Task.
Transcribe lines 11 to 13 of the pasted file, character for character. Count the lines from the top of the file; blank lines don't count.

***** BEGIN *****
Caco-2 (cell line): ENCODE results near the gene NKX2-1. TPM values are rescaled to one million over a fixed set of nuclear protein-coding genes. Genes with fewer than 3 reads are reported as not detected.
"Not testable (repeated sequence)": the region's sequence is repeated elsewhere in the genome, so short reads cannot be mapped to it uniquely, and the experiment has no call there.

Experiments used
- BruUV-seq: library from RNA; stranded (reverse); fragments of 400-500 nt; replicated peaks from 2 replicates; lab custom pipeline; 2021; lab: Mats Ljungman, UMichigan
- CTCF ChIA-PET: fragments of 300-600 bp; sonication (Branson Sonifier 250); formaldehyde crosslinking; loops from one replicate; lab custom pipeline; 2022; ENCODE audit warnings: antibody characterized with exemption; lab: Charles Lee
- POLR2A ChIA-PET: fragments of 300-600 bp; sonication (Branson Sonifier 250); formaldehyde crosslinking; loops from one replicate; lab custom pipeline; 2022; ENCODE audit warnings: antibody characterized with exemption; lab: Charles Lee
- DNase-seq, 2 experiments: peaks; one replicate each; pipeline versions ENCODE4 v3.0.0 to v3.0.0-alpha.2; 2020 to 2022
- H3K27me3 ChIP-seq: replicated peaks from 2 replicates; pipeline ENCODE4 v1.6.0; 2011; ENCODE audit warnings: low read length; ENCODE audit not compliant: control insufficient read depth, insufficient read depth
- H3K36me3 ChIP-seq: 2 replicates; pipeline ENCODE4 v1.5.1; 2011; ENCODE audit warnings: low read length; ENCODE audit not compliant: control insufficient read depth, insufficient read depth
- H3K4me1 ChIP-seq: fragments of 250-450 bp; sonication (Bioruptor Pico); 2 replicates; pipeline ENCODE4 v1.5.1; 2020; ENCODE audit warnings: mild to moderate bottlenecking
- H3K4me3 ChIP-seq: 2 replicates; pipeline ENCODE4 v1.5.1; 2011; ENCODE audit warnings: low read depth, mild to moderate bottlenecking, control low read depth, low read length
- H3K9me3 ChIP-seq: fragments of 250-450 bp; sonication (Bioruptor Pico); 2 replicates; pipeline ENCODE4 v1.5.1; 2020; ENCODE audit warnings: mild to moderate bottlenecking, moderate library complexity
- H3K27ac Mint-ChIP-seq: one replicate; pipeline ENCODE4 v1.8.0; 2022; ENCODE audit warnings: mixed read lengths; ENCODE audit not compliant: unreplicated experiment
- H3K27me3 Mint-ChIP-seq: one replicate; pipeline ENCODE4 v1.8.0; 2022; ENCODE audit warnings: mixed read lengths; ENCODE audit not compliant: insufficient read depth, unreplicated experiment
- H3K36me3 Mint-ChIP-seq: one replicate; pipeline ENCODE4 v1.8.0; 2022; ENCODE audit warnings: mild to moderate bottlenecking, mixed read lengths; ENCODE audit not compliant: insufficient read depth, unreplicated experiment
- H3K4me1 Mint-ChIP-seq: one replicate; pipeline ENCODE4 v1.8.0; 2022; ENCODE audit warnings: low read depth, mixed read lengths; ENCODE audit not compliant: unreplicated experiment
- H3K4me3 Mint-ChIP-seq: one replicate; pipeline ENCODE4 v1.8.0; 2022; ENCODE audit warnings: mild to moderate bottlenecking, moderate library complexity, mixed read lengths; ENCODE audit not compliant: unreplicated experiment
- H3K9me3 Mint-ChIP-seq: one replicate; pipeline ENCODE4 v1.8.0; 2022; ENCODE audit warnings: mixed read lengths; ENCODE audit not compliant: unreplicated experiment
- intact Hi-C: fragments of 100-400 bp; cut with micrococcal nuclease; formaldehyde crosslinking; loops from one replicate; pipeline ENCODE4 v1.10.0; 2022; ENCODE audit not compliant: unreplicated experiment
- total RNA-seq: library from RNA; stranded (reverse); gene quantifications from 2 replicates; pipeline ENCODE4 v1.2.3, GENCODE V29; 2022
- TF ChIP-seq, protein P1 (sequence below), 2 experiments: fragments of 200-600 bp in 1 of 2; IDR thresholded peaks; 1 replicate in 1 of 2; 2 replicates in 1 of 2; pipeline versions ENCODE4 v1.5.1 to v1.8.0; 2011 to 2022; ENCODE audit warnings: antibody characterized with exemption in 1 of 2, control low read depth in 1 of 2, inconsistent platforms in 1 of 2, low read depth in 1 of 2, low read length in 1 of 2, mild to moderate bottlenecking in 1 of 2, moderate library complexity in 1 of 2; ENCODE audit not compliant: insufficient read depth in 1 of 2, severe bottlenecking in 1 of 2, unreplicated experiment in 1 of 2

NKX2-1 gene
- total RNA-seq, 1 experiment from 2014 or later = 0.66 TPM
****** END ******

- H3K4me3 ChIP-seq: 2 replicates; pipeline ENCODE4 v1.5.1; 2011; ENCODE audit warnings: low read depth, mild to moderate bottlenecking, control low read depth, low read length
- H3K9me3 ChIP-seq: fragments of 250-450 bp; sonication (Bioruptor Pico); 2 replicates; pipeline ENCODE4 v1.5.1; 2020; ENCODE audit warnings: mild to moderate bottlenecking, moderate library complexity
- H3K27ac Mint-ChIP-seq: one replicate; pipeline ENCODE4 v1.8.0; 2022; ENCODE audit warnings: mixed read lengths; ENCODE audit not compliant: unreplicated experiment